SEC Compliance

SEC Compliance

Compliance Isn’t An Option

No matter what business your startup is in, if you’re going to issue securities, you’re going to encounter the Securities and Exchange Commission (SEC). The SEC is an independent government agency that was created to enforce federal securities laws, protect investors, and maintain a fair marketplace. As a business owner, it’s crucial to have an SEC law firm that can advise you and make sure your business is in compliance.

As an SEC attorney, I can tell you that the only way to make sure your business will comply with all of the SEC regulations is by working with a securities lawyer. Without an experienced SEC lawyer, your company could inadvertently be breaking the law, which could result in financial penalties or even jail time. No Bueno.

If your company already offers securities, or if you’re considering it in the future, the best way to protect yourself is by consulting with an experienced securities attorney, like me, The LaunchUp Lawyer, and have them guide you as you go.

SEC ’34 Exchange Act Reports – The Enforcers Arrive

Back in 1934, the U.S. Government enacted the Securities Exchange Act of 1934. Amongst other things, this Act established the SEC and made it responsible for enforcing the federal securities laws. This act also gave the SEC the power to regulate markets and determine how corporations report their finances.

Since then, businesses that deal with securities have had a responsibility to follow the SEC rules and file annual, quarterly and current reports, proxy or information statements and other filings When these reports are completed, they need to be 100% accurate or your business could face the music.

SEC and FINRA Compliance – Follow The Rules

You’ve decided to sell securities in your company. Awesome! Then it’s time to get to work. Startups are invariably offered help by “finders” who will assist you in getting investors for a percentage of the money they help bring in.  Beware!  Finders generally do not register with the SEC as broker-dealers and licensed and registered with The Financial Industry Regulatory Authority (FINRA). TheSEC has found the following types of activities trigger the obligation to register as a broker-dealer:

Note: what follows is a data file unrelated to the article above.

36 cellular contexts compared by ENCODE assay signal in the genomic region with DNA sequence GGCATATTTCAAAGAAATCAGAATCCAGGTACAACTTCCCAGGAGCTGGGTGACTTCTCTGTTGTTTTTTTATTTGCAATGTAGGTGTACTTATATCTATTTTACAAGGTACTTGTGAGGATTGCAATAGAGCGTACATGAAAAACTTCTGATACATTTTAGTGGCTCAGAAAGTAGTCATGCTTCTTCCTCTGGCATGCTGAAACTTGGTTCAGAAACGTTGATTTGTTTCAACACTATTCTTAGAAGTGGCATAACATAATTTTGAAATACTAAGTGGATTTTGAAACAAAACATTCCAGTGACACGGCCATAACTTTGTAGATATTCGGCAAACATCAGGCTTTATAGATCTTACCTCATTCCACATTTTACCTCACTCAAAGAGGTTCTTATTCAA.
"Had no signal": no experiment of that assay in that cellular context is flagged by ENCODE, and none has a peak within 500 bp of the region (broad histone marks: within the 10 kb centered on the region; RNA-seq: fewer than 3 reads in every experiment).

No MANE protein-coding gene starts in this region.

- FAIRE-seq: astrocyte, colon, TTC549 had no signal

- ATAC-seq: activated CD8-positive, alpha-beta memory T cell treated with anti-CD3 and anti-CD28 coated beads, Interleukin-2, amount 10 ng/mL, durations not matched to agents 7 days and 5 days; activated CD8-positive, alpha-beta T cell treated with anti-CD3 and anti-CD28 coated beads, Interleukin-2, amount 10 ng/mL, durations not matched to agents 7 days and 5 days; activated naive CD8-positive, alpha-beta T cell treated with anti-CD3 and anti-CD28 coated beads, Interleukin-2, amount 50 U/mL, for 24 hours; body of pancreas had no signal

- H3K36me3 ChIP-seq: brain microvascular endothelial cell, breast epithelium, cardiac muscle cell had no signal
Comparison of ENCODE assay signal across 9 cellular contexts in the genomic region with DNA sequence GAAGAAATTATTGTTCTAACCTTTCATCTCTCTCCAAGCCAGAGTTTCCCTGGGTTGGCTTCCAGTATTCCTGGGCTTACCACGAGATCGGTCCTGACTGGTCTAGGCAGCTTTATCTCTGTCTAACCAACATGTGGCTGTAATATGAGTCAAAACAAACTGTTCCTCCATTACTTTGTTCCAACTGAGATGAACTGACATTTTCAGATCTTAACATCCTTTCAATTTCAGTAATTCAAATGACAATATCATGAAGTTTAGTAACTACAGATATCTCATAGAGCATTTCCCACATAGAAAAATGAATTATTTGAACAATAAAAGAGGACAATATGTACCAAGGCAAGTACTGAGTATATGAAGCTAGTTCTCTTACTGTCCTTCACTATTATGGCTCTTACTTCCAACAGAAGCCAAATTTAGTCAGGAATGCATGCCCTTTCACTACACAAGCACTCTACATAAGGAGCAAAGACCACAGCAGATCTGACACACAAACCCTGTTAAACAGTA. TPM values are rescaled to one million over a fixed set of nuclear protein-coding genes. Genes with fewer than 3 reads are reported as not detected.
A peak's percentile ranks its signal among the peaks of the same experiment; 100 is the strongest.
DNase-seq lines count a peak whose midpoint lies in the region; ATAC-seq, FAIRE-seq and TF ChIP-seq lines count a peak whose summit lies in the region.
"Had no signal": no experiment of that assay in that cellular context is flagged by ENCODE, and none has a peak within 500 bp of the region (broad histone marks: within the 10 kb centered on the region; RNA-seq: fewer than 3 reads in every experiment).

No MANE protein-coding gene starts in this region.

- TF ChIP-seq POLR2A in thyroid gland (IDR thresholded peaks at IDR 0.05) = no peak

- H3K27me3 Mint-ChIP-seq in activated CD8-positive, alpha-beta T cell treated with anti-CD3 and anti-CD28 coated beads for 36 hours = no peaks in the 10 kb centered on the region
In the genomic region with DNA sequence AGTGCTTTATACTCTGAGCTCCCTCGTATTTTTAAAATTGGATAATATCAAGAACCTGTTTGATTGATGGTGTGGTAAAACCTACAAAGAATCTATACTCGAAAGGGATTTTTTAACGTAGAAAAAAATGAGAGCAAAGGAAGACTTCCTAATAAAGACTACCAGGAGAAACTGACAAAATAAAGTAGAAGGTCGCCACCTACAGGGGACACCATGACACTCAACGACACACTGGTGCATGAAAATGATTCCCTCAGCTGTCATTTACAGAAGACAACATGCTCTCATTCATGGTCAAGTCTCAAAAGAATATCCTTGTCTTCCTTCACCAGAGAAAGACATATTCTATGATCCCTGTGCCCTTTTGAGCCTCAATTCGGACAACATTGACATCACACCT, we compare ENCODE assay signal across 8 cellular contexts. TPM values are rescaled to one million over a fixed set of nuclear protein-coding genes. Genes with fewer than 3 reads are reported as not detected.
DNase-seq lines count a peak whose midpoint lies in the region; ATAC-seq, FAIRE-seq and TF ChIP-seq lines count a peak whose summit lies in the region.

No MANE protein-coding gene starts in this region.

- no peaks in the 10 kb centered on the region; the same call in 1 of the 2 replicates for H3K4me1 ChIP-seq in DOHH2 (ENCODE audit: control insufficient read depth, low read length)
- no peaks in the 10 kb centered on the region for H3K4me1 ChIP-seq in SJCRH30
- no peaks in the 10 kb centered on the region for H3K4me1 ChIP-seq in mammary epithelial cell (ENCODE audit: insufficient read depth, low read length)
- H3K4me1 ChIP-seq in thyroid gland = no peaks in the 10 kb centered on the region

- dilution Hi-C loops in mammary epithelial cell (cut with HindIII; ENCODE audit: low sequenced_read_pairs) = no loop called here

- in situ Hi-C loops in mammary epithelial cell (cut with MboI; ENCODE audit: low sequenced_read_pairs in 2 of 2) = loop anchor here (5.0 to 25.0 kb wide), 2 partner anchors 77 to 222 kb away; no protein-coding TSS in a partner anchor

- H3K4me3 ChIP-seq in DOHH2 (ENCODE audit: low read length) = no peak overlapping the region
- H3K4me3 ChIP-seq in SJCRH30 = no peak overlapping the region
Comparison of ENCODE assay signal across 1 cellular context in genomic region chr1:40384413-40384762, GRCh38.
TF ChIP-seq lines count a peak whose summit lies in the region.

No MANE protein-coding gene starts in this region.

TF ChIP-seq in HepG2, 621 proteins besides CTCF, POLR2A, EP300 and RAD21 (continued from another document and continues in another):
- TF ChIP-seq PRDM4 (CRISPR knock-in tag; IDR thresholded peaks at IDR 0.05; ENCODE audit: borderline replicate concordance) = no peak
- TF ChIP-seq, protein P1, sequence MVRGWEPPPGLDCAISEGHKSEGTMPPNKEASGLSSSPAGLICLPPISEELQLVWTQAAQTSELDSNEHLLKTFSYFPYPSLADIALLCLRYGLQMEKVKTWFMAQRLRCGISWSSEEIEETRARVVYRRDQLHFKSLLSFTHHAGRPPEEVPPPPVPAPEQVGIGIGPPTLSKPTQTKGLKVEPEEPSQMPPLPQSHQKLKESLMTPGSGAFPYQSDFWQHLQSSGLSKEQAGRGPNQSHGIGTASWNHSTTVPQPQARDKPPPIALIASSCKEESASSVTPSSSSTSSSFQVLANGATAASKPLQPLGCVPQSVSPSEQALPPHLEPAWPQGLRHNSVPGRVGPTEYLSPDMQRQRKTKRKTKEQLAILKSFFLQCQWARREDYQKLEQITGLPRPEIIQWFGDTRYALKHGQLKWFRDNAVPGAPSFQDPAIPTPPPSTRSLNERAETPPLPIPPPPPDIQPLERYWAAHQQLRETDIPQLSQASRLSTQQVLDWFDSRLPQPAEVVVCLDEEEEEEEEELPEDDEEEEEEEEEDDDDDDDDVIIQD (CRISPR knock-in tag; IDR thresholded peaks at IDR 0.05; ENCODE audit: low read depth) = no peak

• Actively soliciting investors.
  • Advising investors on the merits of an investment.
  • Analyzing the financial needs of an issuer.
  • Participation in presentations or negotiations.
  • Prior dealings in securities transactions.
  • Receiving transaction-based compensation.
  • Structuring a transaction or making recommendations regarding the nature of securities, whether to issue securities or the value of securities sold.

If a finder who is not registered with the SEC and FINRA as a “broker” engages in more than just identifying prospective investors, it could jeopardize your private placement and result in investors having a rescission right to get their investment back until the later of three years from the date of issuance of the securities or one year from the date of discovery of the violation. Certain states, such as California, also provide a rescission right to purchasers of securities from unregistered broker-dealers, which can be exercised even if the purchaser no longer owns the securities.

The best way to avoid this headache and ensure your startup is following all of the rules? By using an SEC lawyer like me, the LaunchUp Lawyer. I can help make sure you’re following the letter of the law and that your business complies with all of the FINRA rules and regulations.

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